WASHINGTON (Bloomberg) -- The U.S. House of Representatives on Wednesday approved the financial-overhaul bill, moving a step closer to enacting the broadest rewrite of Wall Street rules since the Great Depression.
The House voted 237-192 in favor of the bill, which contains a controversial exemption for auto dealers. The bill also will have to be approved by the Senate, which delayed action until after the weeklong July 4 recess, before going to President Barack Obama for him to sign into law.
As debate began Wednesday, House Financial Services Committee Chairman Barney Frank discounted Republican criticism that the bill gives regulators new powers to keep insolvent firms alive.
“If an institution has gotten so indebted that it should not be able to pay its debts, we step in and put it out of business,” Frank said.
The legislation, which adopts proposals put forward by the White House last year, would create a consumer financial protection bureau at the Federal Reserve, give the government new authority to liquidate large failing financial firms and set up a council of regulators to monitor threats to the economy. It's a response to the 2008 crisis that led Congress to set up a $700 billion rescue program to extend aid to large firms including American International Group Inc. and Citigroup Inc.
President Barack Obama called the vote “a victory for every American who has been affected by the recklessness and irresponsibility that led to the loss of millions of jobs and trillions in wealth.” In a statement, Obama said he looks forward to signing a bill after Senate passage.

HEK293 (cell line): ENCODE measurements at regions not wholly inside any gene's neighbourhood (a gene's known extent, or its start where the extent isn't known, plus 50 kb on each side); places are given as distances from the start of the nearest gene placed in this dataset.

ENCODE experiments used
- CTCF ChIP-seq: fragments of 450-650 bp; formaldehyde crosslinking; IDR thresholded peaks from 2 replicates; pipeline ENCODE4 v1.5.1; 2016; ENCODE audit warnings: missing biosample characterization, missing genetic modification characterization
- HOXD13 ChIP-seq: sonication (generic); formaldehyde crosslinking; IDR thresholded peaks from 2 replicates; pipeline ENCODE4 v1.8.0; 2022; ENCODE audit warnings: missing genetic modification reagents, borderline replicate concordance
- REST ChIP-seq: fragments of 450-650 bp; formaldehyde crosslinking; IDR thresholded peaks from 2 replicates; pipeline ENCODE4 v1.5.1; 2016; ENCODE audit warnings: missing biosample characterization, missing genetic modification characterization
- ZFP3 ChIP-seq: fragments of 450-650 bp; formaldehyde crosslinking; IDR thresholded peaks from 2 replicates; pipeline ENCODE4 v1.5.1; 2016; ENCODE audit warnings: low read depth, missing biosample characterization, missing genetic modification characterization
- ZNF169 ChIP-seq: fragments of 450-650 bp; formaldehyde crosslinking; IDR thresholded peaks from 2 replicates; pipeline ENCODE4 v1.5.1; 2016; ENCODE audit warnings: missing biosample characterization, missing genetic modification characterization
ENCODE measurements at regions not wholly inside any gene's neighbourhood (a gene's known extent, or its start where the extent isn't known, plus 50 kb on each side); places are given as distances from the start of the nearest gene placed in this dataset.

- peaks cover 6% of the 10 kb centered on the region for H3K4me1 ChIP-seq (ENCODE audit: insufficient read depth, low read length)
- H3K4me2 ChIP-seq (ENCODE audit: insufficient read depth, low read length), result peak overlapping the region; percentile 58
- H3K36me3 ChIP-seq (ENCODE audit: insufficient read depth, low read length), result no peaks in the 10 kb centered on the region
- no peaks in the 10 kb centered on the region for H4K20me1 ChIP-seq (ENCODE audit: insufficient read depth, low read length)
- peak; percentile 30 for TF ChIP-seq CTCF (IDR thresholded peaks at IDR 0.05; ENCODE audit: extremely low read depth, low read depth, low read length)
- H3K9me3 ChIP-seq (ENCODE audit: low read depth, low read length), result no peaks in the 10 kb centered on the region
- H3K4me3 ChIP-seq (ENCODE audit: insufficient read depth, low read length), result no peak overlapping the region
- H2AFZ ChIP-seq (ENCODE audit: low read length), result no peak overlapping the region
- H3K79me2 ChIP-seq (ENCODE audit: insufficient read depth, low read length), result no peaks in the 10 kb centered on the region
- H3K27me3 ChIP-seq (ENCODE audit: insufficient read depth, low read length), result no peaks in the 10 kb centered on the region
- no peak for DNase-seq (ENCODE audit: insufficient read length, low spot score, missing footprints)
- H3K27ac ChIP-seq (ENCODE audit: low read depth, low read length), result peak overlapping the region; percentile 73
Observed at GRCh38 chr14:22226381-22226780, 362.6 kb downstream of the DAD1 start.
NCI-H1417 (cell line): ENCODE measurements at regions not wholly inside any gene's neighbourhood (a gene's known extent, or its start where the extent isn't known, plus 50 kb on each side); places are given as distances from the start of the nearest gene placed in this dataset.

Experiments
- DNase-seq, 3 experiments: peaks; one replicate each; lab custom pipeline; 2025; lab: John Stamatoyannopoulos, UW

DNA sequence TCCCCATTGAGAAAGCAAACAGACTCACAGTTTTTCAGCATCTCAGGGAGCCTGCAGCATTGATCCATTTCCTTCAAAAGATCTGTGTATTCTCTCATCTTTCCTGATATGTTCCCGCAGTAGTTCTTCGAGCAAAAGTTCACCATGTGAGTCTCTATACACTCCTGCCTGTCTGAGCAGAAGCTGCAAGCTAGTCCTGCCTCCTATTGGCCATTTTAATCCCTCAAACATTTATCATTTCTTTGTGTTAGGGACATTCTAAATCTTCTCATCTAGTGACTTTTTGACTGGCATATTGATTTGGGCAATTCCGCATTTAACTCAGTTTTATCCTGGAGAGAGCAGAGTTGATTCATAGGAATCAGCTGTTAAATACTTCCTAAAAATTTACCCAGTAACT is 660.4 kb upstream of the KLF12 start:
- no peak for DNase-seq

The new consumer-finance agency would oversee mortgages, credit cards and other consumer financial products. But dealers' role in arranging loans for customers would not be subject to supervision, enforcement or rule-writing by the so-called Consumer Financial Protection Bureau.
Instead, the agency would oversee the financial institutions including Ally Financial that extend credit to auto customers, as well as the few dealers that provide direct financing themselves.
Dealers would continue to fall under the supervision of the Federal Trade Commission and state authorities.
“This bill is a massive intrusion of federal government into the lives of every American,” Alabama Representative Spencer Bachus, the top Republican on the House Financial Services Committee, said before the final vote. “It will move us further toward a managed economy with the federal government making decisions that have been and should stay in the hands of individuals and private businesses.”
The House rejected a motion offered by Republicans to send the bill back to the conference committee, a procedural effort to essentially kill the legislation. The motion was meant “to ensure a robust and comprehensive audit of the Federal Reserve and to address a small but significant job-killing measure,” Republicans said in a news release.
The Senate's final vote will be delayed until the middle of July because of the death of U.S. Sen. Robert Byrd, D-W.Va. Byrd's body will lie in repose in the Senate chamber tomorrow and a memorial service will be held in Charleston, W.Va., on July 2.
Neil Roland contributed to this report.